Saturday, 27 October 2012

Transparent boundaries: the colloquium

This colloquium at the Farnham UCA campus brought together the Transparent boundaries project participants and others working with ‘Elders’. Mary Schoeser spoke about the role of Elders in shaping contemporary textiles and brought a preview copy of her new book ‘Textiles: the art of mankind’ which is a sumptuous volume packed full of colour photographs of textiles; it is published next week. Fiona Davies explained the ideas behind her exhibition ‘Blood on Silk’ which is currently showing in the Hockey Gallery, Farnham (I’ll review it next week). The work is part of a series of installations produced as a response to her father’s last illness and exhibited in his local church in Aberdeen, Australia, and Lincoln College, Oxford, where he studied as a young man.
The European participants from the Transparent boundaries project then described their projects, details of which can be found on the website, but which are all linked by lacemaking. Gail Baxter and I are the lead artists for the UK pilot project, which is based on lace and mapping, and together with Dee Brien, the coordinator of the group we’ve been working with, we described how we produced ‘Tracks’ the lace installation currently being exhibited in the Foyer Gallery, Farnham (see my previous post Transparent boundaries: tracks). The day ended with Tony Docker telling us about an initiative for older people based on the Duke of Edinburgh scheme and, the artist, Bob White talking about the works produced by artists such as Goya, Titian and Rembrandt in their old age and how they differed from their earlier paintings. It was an interesting day that brought together many people interested in textiles and lace and their use in contemporary art.

Tuesday, 23 October 2012

Transparent boundaries: Tracks

Tracks is an installation currently being exhibited in the Foyer Gallery, UCA, Farnham. It is the first part of a project Gail Baxter and I are involved in as part of the Transparent boundaries project. Transparent boundaries is an EU project including partners from the UK, Denmark, Greece and Italy, the aim of which is to increase the visibility of the Elder using lace networks. Gail and I are the lead artists for the UK and have been running a series of workshops with a group of Elders to produce this installation and other pieces which are being exhibited to coincide with the first conference linked to the project on Friday 26 October. All the members of the UK Elders group were asked to map their movements on one day in September and from this data simple line maps were generated that could be depicted by threading a silver thread through garden mesh to mimic filet lace. We have held several workshops with the Elders at which information has been shared and they have produced the ‘lace’. It has been quite a challenge to produce a lace installation that is visually interesting, inclusive of all the participants, and suitable for those who do not necessarily have any needlework skills. More projects, workshops and conferences are planned for the UK and the other EU partners and you can see more about the entire project on the Transparent boundaries website.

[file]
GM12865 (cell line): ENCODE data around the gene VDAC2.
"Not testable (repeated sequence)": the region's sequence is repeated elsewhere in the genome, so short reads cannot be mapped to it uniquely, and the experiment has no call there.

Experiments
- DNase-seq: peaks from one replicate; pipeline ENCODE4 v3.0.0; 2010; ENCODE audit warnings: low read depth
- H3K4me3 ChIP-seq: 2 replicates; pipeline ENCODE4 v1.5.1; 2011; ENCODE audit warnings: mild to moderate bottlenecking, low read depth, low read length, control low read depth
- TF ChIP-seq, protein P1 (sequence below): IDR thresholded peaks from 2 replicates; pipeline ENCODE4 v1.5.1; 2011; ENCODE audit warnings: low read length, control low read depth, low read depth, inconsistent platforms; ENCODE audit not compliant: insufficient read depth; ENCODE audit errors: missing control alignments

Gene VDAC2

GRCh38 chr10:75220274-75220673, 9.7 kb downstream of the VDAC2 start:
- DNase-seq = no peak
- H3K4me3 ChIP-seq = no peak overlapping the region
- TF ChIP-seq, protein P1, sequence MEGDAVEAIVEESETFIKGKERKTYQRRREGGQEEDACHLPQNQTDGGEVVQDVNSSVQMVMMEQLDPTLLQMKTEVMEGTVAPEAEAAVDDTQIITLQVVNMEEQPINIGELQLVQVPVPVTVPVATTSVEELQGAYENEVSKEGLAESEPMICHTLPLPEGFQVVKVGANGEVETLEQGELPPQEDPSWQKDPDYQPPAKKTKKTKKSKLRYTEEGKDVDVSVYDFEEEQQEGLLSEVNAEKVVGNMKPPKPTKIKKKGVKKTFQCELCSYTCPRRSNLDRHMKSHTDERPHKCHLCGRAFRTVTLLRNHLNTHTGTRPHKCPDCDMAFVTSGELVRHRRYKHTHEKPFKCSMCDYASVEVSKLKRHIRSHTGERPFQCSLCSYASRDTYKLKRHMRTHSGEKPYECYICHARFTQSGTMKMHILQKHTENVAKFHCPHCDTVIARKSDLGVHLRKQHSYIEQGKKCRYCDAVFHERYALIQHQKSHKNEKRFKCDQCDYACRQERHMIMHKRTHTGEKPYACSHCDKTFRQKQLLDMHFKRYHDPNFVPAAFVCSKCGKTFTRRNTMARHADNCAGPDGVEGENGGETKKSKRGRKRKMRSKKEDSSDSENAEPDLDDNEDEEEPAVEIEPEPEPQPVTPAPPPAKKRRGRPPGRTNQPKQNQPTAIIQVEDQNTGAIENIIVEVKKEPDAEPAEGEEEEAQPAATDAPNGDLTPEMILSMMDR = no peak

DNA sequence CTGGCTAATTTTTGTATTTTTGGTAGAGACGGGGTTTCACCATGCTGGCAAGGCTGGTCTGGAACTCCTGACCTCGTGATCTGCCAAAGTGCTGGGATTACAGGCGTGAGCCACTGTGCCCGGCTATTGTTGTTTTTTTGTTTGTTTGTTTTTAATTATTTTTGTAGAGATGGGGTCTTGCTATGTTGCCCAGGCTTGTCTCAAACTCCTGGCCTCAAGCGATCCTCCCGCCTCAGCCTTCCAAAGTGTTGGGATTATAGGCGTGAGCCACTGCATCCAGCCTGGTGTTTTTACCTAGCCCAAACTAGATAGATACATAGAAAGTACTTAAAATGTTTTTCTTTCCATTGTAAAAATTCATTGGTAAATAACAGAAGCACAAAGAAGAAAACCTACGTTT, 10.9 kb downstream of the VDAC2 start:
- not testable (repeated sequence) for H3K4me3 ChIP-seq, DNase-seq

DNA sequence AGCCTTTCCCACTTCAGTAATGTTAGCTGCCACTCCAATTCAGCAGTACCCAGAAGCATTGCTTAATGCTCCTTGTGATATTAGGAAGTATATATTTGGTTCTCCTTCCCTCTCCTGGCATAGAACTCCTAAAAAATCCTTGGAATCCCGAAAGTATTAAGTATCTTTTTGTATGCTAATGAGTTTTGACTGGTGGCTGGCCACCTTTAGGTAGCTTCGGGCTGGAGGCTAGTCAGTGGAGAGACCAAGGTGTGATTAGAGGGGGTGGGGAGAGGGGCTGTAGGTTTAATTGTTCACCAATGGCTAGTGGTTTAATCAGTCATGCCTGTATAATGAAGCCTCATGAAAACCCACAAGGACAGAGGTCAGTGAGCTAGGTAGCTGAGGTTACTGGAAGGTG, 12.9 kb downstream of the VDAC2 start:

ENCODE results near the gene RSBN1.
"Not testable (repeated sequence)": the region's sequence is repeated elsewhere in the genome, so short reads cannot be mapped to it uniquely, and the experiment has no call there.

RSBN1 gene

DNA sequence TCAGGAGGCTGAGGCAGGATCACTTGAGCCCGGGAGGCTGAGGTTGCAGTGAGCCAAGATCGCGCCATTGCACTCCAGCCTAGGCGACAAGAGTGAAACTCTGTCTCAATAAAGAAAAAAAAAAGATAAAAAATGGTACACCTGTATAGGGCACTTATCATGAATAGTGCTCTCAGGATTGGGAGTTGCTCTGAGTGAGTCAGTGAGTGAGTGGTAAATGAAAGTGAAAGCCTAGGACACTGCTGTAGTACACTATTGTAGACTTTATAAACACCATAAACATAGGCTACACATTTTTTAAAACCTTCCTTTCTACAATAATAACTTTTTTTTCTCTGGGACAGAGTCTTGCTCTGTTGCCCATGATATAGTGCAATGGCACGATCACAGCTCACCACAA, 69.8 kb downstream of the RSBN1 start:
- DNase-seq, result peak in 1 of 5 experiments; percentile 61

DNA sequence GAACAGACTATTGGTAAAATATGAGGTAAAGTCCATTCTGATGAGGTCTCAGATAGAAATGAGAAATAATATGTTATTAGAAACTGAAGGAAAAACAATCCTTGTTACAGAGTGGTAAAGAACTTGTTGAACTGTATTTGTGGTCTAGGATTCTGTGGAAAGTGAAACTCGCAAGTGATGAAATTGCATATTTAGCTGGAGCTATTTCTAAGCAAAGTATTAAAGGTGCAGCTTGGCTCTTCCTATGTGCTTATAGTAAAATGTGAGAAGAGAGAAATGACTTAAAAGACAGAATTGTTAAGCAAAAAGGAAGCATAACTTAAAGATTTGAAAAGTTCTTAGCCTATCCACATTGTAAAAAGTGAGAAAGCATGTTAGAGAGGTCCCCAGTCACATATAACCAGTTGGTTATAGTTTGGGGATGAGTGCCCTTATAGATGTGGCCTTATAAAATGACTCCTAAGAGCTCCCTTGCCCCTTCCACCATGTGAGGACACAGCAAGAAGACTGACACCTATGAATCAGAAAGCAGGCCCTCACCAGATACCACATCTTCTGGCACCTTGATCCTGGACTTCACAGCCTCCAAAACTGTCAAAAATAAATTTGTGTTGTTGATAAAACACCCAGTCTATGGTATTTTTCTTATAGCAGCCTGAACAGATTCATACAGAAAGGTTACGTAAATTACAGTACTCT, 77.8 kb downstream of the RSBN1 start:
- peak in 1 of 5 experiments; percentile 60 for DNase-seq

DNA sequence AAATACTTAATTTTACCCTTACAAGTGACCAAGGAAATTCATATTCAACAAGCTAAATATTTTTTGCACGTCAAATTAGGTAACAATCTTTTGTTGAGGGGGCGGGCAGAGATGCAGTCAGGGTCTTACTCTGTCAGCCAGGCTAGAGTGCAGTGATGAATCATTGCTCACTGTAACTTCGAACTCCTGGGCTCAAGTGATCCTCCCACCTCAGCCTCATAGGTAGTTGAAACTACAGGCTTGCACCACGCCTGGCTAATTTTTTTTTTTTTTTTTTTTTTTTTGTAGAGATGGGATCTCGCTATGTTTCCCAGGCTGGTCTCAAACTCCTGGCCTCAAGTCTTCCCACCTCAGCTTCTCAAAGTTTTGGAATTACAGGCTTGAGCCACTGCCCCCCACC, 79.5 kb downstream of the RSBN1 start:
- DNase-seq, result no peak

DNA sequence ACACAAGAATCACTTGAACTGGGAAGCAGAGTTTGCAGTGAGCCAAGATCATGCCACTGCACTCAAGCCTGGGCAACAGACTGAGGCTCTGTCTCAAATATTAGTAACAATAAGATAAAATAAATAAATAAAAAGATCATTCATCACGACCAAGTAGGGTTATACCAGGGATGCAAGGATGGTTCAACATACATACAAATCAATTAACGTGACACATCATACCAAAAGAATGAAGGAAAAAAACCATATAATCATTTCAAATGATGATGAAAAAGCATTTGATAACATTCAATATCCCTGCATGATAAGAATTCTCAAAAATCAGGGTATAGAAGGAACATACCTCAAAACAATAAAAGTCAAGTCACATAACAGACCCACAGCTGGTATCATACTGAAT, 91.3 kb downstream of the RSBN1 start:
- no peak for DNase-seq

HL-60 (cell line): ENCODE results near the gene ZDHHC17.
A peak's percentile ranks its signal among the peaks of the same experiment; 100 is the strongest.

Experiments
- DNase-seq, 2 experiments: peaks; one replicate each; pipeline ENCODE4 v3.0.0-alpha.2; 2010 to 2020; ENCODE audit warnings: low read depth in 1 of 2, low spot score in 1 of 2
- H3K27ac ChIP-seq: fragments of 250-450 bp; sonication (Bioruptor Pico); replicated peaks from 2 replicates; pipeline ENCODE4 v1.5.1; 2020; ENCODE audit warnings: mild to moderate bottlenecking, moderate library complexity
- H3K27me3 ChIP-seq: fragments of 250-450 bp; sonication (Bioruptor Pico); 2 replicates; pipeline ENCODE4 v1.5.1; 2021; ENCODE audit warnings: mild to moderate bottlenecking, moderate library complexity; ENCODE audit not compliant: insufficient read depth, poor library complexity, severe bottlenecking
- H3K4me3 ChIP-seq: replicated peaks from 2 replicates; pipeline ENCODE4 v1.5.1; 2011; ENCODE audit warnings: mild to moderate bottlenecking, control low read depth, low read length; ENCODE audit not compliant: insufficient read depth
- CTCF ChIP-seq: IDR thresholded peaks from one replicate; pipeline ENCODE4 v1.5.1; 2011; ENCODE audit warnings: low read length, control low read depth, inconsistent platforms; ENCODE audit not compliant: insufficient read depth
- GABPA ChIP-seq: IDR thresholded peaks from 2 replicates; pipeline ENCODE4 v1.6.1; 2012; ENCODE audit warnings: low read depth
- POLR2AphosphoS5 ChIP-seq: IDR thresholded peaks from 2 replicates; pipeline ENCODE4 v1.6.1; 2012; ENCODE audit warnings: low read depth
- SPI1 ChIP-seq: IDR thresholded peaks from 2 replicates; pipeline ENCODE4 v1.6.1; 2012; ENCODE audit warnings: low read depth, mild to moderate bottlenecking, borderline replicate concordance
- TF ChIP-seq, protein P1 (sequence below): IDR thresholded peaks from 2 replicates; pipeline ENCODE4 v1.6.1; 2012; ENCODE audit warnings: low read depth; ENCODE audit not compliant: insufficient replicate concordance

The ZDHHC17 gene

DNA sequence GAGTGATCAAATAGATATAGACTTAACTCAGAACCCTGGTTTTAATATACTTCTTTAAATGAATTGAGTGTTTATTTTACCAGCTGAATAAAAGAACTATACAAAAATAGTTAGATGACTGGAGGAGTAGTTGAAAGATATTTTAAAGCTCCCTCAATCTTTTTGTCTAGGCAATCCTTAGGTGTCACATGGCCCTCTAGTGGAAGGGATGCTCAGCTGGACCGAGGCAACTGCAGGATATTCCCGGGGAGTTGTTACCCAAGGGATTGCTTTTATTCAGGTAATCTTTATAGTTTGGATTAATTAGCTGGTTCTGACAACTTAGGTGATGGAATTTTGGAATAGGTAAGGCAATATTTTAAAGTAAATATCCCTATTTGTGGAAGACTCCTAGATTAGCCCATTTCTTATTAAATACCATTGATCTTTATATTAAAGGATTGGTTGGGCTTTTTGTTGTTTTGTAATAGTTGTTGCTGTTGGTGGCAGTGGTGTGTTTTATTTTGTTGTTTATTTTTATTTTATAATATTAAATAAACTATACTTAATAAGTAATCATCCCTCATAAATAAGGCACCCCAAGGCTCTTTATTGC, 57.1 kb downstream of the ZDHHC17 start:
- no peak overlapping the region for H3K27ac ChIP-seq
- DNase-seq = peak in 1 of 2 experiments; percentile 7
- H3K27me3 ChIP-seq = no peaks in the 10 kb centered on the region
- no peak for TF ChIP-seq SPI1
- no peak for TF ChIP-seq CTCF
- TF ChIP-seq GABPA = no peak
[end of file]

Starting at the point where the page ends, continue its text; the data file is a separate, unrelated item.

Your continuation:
Sunday, 21 October 2012

Nao Fukumoto at Air 3

Nao Fukumoto is taking part in this exhibition at the Crafts Study Centre, Farnham, showing the work of some of the artists in residence at nearby UCA. Nao’s hand woven and natural dyed textiles are being exhibited in the stairwell. I liked the way these shawls were finished with a few wrapped tassels and button fasteners making them easy and versatile to wear. Two other examples of Nao’s work are ikat dyed and woven, blue and white textiles incorporating subtle squares of contrasting colours. All the pieces are beautifully made and subtly coloured. I only had time for a flying visit and particularly wanted to see Nao’s work. I’m hoping to visit the exhibition again to see the work of the other artists.

Thursday, 11 October 2012

Framing space

I’ve just returned from hanging the Framing space exhibition at Artworks, Milton Keynes. Four of us (Gail Baxter, Sue McLaggan, Carol Quarini, Beth Walsh) are exhibiting work that has developed from lace and lacemaking under the joint name Liminal. I’m showing one of my Whispering series of net curtains (see the image above), which is hung appropriately in front of narrow, cobwebbed, gothic windows, perfectly placed to allow the curtains to re-read the domestic. Gail’s cubes of interlinked threads and paper fibre, inspired by the layers and lacunae of archives hang beside my curtains. Entitled ‘Reading shadows’, the work is designed to be lit from several angles to reveal yet more layers to the work. Gail is also showing Mediation which includes multilayered bobbin lace hangings linked to her research into museum collections and I am also showing images from my Embedded memories series.